It has been shown that dual encoders trained on one domain often fail to generalize to other domains for retrieval tasks. One widespread belief is that the bottleneck layer of a dual encoder, where the final score is simply a dot-product between a query vector and a passage vector, is too limited compared to models with fine-grained interactions between the query and the passage. In this paper, we challenge this belief by scaling up the size of the dual encoder model while keeping the bottleneck layer as a single dot-product with a fixed size. With multi-stage training, scaling up the model size brings significant improvement on a variety of retrieval tasks, especially for out-of-domain generalization. We further analyze the impact of the bottleneck layer and demonstrate diminishing improvement when scaling up the embedding size. Experimental results show that our dual encoders, Generalizable T5-based dense Retrievers (GTR), outperform previous sparse and dense retrievers on the BEIR dataset significantly. Most surprisingly, our ablation study finds that GTR is very data efficient, as it only needs 10% of MS Marco supervised data to match the out-of-domain performance of using all supervised data.
Classical information retrieval systems such as BM25 rely on exact lexical match and can carry out search efficiently with inverted list index. Recent neural IR models shifts towards soft matching all query document terms, but they lose the computation efficiency of exact match systems. This paper presents COIL, a contextualized exact match retrieval architecture, where scoring is based on overlapping query document tokens’ contextualized representations. The new architecture stores contextualized token representations in inverted lists, bringing together the efficiency of exact match and the representation power of deep language models. Our experimental results show COIL outperforms classical lexical retrievers and state-of-the-art deep LM retrievers with similar or smaller latency.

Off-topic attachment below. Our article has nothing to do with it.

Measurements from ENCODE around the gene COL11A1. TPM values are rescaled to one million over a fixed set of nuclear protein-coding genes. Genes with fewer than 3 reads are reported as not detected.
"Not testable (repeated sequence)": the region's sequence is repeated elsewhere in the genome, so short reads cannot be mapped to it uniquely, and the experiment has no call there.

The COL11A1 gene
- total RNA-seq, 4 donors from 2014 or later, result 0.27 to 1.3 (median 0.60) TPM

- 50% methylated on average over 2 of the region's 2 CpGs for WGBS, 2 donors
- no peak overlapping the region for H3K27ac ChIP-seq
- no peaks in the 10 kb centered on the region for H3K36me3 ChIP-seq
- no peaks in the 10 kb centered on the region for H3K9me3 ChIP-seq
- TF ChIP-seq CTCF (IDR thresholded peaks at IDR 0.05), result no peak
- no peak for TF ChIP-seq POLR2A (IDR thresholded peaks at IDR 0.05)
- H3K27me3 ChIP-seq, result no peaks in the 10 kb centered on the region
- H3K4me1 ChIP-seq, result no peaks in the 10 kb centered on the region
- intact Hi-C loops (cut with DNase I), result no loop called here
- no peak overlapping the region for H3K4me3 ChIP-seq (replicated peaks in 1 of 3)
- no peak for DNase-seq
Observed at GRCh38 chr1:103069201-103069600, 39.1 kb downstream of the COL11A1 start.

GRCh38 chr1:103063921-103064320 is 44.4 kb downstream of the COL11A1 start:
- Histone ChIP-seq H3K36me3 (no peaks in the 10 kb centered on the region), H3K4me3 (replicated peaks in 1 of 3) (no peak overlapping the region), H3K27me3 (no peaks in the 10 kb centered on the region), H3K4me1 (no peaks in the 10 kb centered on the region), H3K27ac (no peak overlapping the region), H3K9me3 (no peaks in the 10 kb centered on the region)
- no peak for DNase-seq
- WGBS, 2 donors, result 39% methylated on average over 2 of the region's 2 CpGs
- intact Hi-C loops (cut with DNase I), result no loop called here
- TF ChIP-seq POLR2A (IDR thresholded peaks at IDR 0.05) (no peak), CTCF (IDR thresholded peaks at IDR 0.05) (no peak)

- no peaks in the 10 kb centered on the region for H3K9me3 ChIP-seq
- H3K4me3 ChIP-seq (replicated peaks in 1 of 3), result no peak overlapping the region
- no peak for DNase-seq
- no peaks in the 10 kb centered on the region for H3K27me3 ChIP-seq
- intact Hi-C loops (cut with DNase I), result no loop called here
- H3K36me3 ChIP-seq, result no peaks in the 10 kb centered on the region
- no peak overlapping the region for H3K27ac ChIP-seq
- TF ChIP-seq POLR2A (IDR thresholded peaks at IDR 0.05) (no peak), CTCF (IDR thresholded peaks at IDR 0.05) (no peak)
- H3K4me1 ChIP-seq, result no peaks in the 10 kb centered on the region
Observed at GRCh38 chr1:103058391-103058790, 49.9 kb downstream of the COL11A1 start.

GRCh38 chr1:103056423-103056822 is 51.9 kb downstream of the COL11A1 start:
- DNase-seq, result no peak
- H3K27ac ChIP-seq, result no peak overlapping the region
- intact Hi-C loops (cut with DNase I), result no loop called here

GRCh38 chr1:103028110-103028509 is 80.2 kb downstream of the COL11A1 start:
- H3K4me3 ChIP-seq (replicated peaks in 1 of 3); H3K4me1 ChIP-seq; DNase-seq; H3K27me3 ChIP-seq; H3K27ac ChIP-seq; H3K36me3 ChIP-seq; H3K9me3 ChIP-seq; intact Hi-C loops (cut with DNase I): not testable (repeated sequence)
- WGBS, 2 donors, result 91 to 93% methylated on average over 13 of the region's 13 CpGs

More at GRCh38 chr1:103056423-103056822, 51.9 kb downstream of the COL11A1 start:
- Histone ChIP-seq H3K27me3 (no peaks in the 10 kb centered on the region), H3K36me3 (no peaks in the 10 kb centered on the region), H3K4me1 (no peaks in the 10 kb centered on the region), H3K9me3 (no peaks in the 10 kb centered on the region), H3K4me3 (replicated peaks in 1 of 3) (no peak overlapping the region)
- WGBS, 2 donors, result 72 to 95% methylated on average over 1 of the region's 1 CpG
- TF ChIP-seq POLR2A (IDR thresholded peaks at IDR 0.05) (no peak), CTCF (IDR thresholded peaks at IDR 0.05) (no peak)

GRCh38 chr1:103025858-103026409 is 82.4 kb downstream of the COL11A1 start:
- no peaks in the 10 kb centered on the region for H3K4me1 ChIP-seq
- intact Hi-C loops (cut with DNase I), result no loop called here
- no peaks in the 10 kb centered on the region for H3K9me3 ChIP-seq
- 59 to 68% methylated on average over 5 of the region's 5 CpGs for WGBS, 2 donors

With the epidemic of COVID-19, verifying the scientifically false online information, such as fake news and maliciously fabricated statements, has become crucial. However, the lack of training data in the scientific domain limits the performance of fact verification models. This paper proposes an in-domain language modeling method for fact extraction and verification systems. We come up with SciKGAT to combine the advantages of open-domain literature search, state-of-the-art fact verification systems and in-domain medical knowledge through language modeling. Our experiments on SCIFACT, a dataset of expert-written scientific fact verification, show that SciKGAT achieves 30% absolute improvement on precision. Our analyses show that such improvement thrives from our in-domain language model by picking up more related evidence pieces and accurate fact verification. Our codes and data are released via Github.
Recent innovations in Transformer-based ranking models have advanced the state-of-the-art in information retrieval. However, these Transformers are computationally expensive, and their opaque hidden states make it hard to understand the ranking process. In this work, we modularize the Transformer ranker into separate modules for text representation and interaction. We show how this design enables substantially faster ranking using offline pre-computed representations and light-weight online interactions. The modular design is also easier to interpret and sheds light on the ranking process in Transformer rankers.